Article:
A relentless focus on efficiency and the pathway to zero-emissions
Deploying the right aircraft on suitable routes is also crucial to running the network as environmentally and sustainably as possible.
According to research by Embraer, some 14% of all domestic African flights are operated on widebody aircraft. In addition, the company observes that almost all (99%) of these flights flown with widebodies fly on sectors under 4,500 kilometres – in other words, the scope for narrowbody aircraft seating 120-150 passengers to increase operational efficiency is sizeable.
In the longer term, the regional aviation industry has a huge opportunity to be a flagbearer for net zero flying.
And here, as one example in Norway, Embraer and Rolls-Royce, in collaboration with Widerøe, are deep into a study on a conceptual zero-emission regional aircraft. The 12-month project, set to conclude in February 2023, aims to accelerate the knowledge of the technologies necessary for the net zero transition, progress which could pave the way for clean fuels and electrification to be the significant enablers of a new era of regional aviation. The study examines a variety of potential solutions, including all-electric, hydrogen fuel cell or hydrogen-fuelled gas turbine-powered aircraft.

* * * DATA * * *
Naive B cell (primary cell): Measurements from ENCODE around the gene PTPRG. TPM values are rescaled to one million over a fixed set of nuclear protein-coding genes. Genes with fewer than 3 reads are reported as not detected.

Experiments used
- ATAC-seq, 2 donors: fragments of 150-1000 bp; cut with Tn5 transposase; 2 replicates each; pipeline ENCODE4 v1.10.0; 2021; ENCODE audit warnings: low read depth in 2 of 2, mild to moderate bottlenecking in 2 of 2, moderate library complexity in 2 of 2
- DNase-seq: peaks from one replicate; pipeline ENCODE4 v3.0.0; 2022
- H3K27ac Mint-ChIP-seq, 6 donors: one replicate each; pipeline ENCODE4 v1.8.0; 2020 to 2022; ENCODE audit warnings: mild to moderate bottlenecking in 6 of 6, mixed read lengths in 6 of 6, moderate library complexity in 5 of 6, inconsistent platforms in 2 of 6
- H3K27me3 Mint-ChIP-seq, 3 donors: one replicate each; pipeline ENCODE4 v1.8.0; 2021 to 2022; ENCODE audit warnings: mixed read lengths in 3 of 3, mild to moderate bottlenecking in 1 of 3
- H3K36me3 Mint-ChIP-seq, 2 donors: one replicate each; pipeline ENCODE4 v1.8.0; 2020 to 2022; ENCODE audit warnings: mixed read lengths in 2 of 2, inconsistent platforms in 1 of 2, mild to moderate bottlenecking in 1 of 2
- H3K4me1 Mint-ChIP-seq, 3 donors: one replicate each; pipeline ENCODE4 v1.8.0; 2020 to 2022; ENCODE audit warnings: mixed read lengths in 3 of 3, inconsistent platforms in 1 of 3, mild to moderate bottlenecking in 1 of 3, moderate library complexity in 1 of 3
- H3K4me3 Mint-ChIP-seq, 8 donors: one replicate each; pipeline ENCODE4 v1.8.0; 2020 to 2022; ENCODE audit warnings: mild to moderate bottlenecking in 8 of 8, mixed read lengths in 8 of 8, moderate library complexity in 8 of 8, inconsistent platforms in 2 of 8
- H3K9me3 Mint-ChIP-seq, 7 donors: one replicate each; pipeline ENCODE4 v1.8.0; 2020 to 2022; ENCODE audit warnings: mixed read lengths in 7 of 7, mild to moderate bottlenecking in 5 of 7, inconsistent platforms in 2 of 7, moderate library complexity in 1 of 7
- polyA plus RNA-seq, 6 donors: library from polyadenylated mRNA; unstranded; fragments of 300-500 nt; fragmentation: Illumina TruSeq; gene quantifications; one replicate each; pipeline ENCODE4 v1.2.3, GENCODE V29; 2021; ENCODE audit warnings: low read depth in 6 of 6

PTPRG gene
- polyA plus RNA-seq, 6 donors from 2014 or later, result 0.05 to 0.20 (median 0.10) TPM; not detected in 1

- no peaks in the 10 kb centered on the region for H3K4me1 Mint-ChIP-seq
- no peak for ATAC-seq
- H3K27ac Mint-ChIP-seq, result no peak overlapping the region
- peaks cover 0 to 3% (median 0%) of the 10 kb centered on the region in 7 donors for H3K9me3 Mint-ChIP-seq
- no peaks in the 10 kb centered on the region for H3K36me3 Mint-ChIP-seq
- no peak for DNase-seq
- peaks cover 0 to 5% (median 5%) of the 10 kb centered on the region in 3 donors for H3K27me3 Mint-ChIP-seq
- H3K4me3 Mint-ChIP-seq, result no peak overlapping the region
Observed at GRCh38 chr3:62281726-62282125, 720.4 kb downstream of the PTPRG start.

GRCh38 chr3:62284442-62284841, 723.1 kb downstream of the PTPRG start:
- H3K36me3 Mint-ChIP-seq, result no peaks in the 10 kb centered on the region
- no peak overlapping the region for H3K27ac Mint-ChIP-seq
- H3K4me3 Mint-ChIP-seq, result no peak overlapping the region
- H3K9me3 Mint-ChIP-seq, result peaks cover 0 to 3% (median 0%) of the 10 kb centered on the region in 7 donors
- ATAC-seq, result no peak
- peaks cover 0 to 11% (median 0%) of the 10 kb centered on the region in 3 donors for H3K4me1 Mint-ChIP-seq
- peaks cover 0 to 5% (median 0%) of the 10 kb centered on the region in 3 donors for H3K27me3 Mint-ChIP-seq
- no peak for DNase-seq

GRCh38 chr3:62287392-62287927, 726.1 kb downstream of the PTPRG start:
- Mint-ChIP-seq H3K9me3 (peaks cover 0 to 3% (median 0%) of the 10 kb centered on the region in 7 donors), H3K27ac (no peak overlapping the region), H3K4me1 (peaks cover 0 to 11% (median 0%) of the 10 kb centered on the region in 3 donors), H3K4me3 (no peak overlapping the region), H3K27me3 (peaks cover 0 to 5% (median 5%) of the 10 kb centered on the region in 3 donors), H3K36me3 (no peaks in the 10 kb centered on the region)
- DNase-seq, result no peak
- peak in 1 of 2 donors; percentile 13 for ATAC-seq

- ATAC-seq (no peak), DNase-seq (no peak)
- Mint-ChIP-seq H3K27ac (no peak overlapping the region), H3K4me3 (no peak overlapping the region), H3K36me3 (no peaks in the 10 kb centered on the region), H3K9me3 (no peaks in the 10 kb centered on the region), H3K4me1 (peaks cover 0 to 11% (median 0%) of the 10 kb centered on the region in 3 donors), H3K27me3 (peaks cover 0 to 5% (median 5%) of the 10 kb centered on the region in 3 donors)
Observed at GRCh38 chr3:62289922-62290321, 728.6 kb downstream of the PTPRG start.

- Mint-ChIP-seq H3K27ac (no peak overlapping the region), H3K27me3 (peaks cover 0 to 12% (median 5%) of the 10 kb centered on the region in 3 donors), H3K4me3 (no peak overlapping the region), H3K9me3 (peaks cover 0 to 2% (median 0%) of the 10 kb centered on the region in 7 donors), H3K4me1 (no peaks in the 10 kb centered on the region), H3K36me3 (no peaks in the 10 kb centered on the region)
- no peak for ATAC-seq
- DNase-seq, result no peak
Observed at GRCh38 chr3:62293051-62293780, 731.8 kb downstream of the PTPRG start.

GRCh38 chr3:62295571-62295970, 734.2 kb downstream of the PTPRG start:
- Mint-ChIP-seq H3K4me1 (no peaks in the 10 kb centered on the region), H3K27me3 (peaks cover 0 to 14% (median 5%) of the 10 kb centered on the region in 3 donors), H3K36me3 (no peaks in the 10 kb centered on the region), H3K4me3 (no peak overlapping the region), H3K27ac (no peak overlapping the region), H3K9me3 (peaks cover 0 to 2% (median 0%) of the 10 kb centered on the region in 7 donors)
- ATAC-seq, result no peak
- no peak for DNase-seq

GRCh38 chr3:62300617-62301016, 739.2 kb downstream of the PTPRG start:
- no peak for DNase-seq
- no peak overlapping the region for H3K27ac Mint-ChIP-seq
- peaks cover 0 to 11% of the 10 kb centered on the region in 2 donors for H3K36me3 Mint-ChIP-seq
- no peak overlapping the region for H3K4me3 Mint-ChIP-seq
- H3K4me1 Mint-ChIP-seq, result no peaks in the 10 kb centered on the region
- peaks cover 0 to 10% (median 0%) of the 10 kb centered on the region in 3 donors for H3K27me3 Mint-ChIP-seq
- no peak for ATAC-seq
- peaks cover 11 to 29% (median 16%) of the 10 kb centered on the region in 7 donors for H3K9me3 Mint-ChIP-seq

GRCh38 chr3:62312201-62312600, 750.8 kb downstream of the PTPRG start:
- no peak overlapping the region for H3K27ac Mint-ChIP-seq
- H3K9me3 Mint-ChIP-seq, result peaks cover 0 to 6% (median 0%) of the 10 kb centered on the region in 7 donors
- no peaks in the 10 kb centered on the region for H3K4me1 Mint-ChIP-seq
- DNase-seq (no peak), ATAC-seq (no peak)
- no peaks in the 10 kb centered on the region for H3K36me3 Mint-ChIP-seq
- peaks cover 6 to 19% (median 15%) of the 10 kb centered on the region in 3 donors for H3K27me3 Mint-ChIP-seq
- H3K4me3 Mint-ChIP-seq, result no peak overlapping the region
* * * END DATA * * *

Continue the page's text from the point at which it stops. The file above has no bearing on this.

Meanwhile, Rolls-Royce has submitted a proposal to Embraer to power the new 70-90 seater rear-mounted turboprop that the airframer plans to launch in early 2023. A key reason why Embraer has chosen to switch the design to rear-mounted engines is that it enables easier accommodation of a hydrogen system which could be integrated in the future. With its ongoing R&D into hydrogen-propelled aircraft, Rolls-Royce will be well-placed to fulfil this need.
In addition, the company is set to prove that all its aero engines will be able to run on 100% Sustainable Aviation Fuel by the end of 2023. Any sustainable fuel that meets the D1655 jet fuel standard and requirements is now approved for use in AE3007 engines. Currently, seven different blend varieties can be used, some being certified to blend up to 50% with conventional jet fuel, dramatically reducing carbon footprints.
In keeping its fingers on the pulse, Rolls-Royce is ideally positioned to steer Africa’s growing regional aviation sector in a sustainable direction over the coming years.
Lydia-Claire Halliday, an Executive Director, Stakeholder Relations & Strategy, LCH Consultancy Ltd